The most important process in China at the moment is to be first with the vaccine at all costs. … Their families, their homes, their livelihood, and their liberty all depend on being first.
So some sophisticated hackers, then? Robert C. Helling thinks not—“High Performance Hackers”:
Linux systems … were compromised and the attackers left files in /etc/fonts. … The things I found are not very sophisticated. … Even amateurs like myself with a bit of decompiling could figure out what is going on. Plus leaving your backdoor as a suid program laying around in the file system in plain sight is not very secretive.
If you have an account on one of the affected machines … you should revoke all your secret keys that were stored there … everywhere, not just on the affected machines. And you should consider all data on those machines compromised. … If attackers had access to your ssh private keys, they could be as well on all machines that those allow to log into without entering further passwords/passphrases/OTPs.
Oh. But why so easy? Junta has these educated guesses:
There are a lot of users with access to many of those systems … with just endless attack vectors to get an individuals private data. I don’t even think passphrase protected would have worked because odds are that they would have an ssh agent running during an attack and be able to use that to ssh in. If no agent running, I wouldn’t be surprised if they got a keylogger going to get the key password.
A lot of these systems are lax about security updates, so there is a high chance of a privilege escalation being possible. … I wager this is the impetus to change that norm.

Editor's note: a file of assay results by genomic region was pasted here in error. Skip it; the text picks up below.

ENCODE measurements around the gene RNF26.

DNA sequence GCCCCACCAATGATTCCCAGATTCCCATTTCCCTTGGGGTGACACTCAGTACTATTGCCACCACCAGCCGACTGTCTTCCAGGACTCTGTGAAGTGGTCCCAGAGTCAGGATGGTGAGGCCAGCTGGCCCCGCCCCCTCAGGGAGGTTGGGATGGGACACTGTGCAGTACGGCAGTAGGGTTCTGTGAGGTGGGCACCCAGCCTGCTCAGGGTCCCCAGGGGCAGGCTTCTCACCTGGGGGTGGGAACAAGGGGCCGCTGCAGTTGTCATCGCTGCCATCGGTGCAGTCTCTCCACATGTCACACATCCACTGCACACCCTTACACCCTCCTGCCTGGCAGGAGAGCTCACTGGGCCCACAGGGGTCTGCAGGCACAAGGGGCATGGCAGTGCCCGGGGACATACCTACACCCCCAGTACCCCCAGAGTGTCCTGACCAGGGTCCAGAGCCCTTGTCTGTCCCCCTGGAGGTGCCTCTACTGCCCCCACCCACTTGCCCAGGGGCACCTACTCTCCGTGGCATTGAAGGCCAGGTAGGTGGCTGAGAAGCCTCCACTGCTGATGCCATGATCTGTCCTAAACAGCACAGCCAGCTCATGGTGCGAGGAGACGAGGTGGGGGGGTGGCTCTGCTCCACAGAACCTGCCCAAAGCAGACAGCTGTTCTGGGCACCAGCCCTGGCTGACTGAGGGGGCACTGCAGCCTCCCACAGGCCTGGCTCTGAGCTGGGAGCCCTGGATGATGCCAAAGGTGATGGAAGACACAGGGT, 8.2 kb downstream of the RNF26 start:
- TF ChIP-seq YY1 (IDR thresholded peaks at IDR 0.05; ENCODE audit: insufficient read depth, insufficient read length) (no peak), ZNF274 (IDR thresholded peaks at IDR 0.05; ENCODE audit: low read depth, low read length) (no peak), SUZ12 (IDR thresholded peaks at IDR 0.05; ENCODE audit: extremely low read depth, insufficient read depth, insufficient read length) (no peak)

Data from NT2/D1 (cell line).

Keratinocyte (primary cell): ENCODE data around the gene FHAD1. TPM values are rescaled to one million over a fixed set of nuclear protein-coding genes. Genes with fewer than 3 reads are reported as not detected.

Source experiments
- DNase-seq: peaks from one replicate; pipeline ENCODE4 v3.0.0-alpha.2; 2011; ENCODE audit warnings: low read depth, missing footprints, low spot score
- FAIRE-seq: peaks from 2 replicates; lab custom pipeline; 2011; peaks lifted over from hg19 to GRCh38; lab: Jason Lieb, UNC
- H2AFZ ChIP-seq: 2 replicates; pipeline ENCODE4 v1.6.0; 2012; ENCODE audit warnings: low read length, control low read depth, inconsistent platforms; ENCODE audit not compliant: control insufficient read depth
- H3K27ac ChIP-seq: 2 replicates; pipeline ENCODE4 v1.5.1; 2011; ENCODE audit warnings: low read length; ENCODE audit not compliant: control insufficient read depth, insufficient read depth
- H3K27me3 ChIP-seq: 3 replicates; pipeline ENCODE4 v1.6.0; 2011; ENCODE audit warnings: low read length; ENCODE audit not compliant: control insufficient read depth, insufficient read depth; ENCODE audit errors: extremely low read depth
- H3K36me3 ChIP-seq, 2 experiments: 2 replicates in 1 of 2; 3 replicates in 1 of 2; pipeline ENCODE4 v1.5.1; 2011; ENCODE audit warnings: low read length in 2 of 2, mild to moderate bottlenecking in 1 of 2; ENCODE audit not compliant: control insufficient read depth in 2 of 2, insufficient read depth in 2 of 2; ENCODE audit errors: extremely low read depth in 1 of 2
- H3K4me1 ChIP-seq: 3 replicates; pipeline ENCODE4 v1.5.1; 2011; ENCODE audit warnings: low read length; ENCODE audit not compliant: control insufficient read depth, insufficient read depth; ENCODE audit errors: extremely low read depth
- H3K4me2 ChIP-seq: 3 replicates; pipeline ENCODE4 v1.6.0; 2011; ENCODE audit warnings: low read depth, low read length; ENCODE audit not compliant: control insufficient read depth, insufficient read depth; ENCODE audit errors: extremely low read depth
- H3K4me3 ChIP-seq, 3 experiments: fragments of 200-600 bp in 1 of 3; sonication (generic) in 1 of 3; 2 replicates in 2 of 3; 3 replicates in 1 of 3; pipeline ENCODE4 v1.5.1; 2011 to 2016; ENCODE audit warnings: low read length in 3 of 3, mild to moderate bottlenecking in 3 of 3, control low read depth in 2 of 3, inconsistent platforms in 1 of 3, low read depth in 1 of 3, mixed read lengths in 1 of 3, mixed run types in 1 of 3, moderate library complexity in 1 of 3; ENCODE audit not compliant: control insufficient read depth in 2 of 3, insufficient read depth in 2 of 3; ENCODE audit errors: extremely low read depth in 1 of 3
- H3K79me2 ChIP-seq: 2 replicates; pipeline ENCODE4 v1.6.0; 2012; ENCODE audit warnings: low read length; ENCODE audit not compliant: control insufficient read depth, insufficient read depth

You can gather tons of user private keys. … Then you have more latitude to request compute time as a lot of users.
Wait. Pause. Did Helling imply people were sharing their private SSH keys, for convenience? s2bu furiously facepalms:
Dear g*d no, that’s not how it’s supposed to work AT ALL.
But jabuzz says it’s not uncommon:
Note there are many guides out there on the internet (as I have discovered in the last week) that ****ing recommend not setting passphrases on private SSH keys. This includes bloody RedHat for crying out loud.
Tomorrow I [will] disable all SSH key authentication on the HPC system I administer. I will be replacing all the authorised key files with one owned by root which will then be set immutible.
But what data did they steal? Here’s @PatrickBeuth:
At least 11 supercomputers in Europe were compromised: SSH keys and credentials were stolen, but no other data (as far as we know). Theft of COVID-19 related data was very likely NOT the goal of the attackers.
Some speculation about crypto-mining but no proof. Attackers seem to have hopped from one HPC facility to the next via stolen SSH credentials.
Crypto-currencies? Mr. Dollar Ton has been there, seen that:
I’ve seen quite a few coinminer operations on scientific systems of various sizes. The most endearing one was one a small cluster, where intruders had fought for dominance and one group had won over.
They apparently ran their own maintenance – cleaned up the competition, updated and patched … regularly, set limits on the science computation jobs so that they would run slow and not block the mining.
Really good housekeepers. Too bad the university won’t allocate a budget to hire them, and instead has to rely on things like the cooperation and the outdated knowledge and skills of a random old fart like myself.
Most miners aren’t like that – they take over, kill everything, run the machines at max and get caught quickly by the whine of the jet turbines that do the cooling these days.
Meanwhile, rinie9’s got 99 problems, but indecision ain’t one:
The world’s future is at risk. Countries that both promote and turn a blind eye to these hackers need to grow the **** up and crush these morons.
You have been reading SB Blogwatch by Richi Jennings. Richi curates the best bloggy bits, finest forums, and weirdest websites … so you don’t have to. Hate mail may be directed to @RiCHi or firstname.lastname@example.org. Ask your doctor before reading. Your mileage may vary. E&OE.